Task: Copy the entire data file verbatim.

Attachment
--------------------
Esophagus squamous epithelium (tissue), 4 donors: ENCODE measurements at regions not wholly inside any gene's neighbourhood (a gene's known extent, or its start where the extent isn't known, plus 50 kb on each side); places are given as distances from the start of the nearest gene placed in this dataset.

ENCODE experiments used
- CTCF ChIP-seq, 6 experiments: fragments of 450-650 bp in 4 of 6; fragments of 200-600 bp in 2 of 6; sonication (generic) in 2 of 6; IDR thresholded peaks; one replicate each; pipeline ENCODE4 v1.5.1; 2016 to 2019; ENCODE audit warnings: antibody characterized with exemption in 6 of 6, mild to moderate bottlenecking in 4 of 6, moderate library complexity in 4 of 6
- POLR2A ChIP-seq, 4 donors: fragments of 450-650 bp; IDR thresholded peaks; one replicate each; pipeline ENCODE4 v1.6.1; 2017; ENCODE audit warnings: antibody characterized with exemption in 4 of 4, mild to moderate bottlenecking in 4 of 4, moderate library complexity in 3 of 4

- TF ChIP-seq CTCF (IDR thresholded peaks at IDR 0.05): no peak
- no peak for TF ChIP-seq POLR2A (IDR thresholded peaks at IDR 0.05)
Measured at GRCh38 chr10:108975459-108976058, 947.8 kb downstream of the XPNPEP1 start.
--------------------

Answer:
Esophagus squamous epithelium (tissue), 4 donors: ENCODE measurements at regions not wholly inside any gene's neighbourhood (a gene's known extent, or its start where the extent isn't known, plus 50 kb on each side); places are given as distances from the start of the nearest gene placed in this dataset.

ENCODE experiments used
- CTCF ChIP-seq, 6 experiments: fragments of 450-650 bp in 4 of 6; fragments of 200-600 bp in 2 of 6; sonication (generic) in 2 of 6; IDR thresholded peaks; one replicate each; pipeline ENCODE4 v1.5.1; 2016 to 2019; ENCODE audit warnings: antibody characterized with exemption in 6 of 6, mild to moderate bottlenecking in 4 of 6, moderate library complexity in 4 of 6
- POLR2A ChIP-seq, 4 donors: fragments of 450-650 bp; IDR thresholded peaks; one replicate each; pipeline ENCODE4 v1.6.1; 2017; ENCODE audit warnings: antibody characterized with exemption in 4 of 4, mild to moderate bottlenecking in 4 of 4, moderate library complexity in 3 of 4

- TF ChIP-seq CTCF (IDR thresholded peaks at IDR 0.05): no peak
- no peak for TF ChIP-seq POLR2A (IDR thresholded peaks at IDR 0.05)
Measured at GRCh38 chr10:108975459-108976058, 947.8 kb downstream of the XPNPEP1 start.